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Comment: Re: IBM no longer a tech company? (Score 4, Insightful) 283

by TheGreatDonkey (#48228815) Attached to: Ballmer Says Amazon Isn't a "Real Business"
Actually, as a former short time IBMer, I think you're both right. IBM core has lifers that have been sucked in and have worked there for years, most without skulls that ate actually marketable outside of IBM (yes, really). This self feeds where the vast majority internally still are riding on skills from 20yrs ago, and so the company competes over the past several years by bleeding out acquisitions it makes as it tries to buy its way into new markets without a real coherent strategy (see everything from storage platforms to their analytics acquisitions over past several years). Its a sales company where they try and compete on their long, slow, stodgy, established contracts, every once in awhile buying a new company and then rolling the capabilities under existing software contracts and agreements, adjusting the margin charge yearly to justify. This hasn't been working for several years at this point, anyone who understands basic financials can see the company has been playing financial games for about the last 4yrs (Money Mag gets credit for being one of the first mainstream places to call this out about a yr ago, even questuoning Buffets inVestment). So yes, they are tech in the sense they invest quite a bit into r&d to establish a patent hold, if someone else comes up with a remotely competent product that sells, IBM goes through this portfolio to attain a royalty stake while divesting itself of the risk. Does that sound like a tech company?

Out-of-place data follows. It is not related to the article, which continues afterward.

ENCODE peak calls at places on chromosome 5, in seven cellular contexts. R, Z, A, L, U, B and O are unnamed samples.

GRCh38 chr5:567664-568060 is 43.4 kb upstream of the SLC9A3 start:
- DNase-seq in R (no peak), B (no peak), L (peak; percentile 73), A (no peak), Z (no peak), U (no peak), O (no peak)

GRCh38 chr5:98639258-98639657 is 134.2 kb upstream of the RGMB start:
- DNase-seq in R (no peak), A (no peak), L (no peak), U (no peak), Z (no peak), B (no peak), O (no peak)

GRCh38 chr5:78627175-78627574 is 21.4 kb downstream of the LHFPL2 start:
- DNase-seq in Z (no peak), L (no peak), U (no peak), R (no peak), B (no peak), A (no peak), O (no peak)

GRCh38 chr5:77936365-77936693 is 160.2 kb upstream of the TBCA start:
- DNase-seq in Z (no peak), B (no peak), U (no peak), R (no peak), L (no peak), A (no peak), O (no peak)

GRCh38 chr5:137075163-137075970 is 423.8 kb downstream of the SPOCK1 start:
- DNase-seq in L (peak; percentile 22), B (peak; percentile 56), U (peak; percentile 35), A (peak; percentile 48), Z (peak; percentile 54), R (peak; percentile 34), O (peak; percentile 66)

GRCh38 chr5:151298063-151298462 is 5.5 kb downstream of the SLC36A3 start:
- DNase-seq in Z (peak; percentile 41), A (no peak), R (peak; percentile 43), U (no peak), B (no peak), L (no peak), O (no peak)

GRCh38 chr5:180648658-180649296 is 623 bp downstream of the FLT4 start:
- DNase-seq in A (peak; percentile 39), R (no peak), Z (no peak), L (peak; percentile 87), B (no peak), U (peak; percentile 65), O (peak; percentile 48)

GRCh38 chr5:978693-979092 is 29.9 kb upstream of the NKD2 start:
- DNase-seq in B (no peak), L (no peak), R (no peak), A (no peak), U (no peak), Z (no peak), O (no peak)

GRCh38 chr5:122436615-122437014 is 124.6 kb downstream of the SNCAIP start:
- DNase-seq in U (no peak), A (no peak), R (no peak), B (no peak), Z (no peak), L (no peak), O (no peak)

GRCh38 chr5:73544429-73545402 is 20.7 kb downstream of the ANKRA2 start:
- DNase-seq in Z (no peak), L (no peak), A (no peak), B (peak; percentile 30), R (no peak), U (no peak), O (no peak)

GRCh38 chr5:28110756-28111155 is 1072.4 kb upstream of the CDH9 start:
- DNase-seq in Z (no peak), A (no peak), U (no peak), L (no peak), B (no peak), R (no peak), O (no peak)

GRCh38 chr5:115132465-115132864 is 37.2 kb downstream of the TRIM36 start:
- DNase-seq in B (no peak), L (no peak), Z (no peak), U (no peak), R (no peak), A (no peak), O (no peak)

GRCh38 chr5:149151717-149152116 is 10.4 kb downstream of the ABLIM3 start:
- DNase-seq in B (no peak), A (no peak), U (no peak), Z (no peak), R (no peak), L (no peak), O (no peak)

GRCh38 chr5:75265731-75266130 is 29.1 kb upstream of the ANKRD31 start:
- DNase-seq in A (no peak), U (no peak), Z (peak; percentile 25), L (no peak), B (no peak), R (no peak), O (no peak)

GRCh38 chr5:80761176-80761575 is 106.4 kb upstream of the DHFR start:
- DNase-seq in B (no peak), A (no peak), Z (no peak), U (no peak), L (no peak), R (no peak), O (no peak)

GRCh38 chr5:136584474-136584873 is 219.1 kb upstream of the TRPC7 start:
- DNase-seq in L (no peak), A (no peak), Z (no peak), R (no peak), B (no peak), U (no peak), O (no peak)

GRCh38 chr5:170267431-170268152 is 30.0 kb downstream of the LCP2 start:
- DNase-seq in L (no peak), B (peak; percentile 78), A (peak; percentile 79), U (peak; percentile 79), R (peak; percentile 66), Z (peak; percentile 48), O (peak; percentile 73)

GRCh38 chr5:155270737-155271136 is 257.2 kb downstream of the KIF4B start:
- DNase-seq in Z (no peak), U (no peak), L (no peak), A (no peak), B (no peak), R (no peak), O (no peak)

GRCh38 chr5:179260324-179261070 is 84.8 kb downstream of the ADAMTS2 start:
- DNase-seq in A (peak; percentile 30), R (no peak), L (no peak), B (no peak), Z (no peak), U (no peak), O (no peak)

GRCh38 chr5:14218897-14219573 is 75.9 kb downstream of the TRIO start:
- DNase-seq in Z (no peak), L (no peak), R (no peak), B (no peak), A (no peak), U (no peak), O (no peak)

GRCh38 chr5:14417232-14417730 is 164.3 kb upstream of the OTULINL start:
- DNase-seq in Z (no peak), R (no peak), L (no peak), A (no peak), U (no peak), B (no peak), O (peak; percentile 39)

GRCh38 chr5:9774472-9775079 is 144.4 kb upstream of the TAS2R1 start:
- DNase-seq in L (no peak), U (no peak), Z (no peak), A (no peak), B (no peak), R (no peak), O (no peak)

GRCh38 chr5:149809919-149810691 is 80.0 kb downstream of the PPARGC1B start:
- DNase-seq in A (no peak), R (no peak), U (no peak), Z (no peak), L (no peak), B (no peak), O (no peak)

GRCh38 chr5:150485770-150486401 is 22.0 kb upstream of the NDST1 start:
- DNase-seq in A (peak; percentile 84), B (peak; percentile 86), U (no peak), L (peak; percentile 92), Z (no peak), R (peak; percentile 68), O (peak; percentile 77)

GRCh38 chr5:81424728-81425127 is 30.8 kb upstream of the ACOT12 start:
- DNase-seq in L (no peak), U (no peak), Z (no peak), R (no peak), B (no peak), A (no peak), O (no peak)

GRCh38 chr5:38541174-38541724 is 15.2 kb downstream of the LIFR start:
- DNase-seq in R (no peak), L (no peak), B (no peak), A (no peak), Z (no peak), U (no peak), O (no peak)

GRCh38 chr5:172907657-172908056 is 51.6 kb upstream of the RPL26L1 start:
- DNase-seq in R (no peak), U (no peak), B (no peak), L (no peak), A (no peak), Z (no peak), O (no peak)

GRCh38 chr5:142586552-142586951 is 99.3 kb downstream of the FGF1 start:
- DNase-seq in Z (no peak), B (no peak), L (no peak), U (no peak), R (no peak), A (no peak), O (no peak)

Comment: Re: On a serious note (Score 1) 50

by TheGreatDonkey (#44889137) Attached to: IBM VP Talks About Another $1 Billion for Linux Development (Video)
Actually, IBM does invest in desktop Linux and in a company of about 400,000 employees, has a sizable chunk running on an internally built standard and continuing to consolidate onto it. It wouldn't be a stretch for them to give this away given the efforts are already undertaken. The fact that they don't suggests they don't see a return worth it.

Comment: Re:As Always (Score 1) 81

by TheGreatDonkey (#44096383) Attached to: Book Review: Puppet 3 Beginner's Guide
I'm passing PCI, SAE16, etc. audits without a problem and as a matter of fact use Puppet as part of my control framework, and a sound network topology around the various environments. Not knowing what "infosec doesn't permit such holes" means, the counter argument in a generalized sense is that trusting a host to gather its own data (audit itself) and then retrieving it nightly isn't exactly a stable methodology?

Comment: Re:sorry, don't trust redhat (Score 2) 50

by TheGreatDonkey (#44007519) Attached to: Red Hat Makes Supported OpenStack Release
"Thousands and thousands of virtual machines. Try supporting and auditing that many servers with any other distro ..."

Puppet, CFEngine, Tripwire, etc. all play well with other Linux distros as well. If you're talking about just using RedHat Satellite to manage such a beast, get out of 2001, RH really missed the boat on pushing such potential in the Enterprise space and only over past year seem to be winking at Puppet. If you're talking about their efforts on OpenStack, great, but you still need that next layer down.

Comment: Re:Terrible move by a dying entity (Score 1) 317

by TheGreatDonkey (#43091767) Attached to: Best Buy Follows Yahoo in Banning Remote Work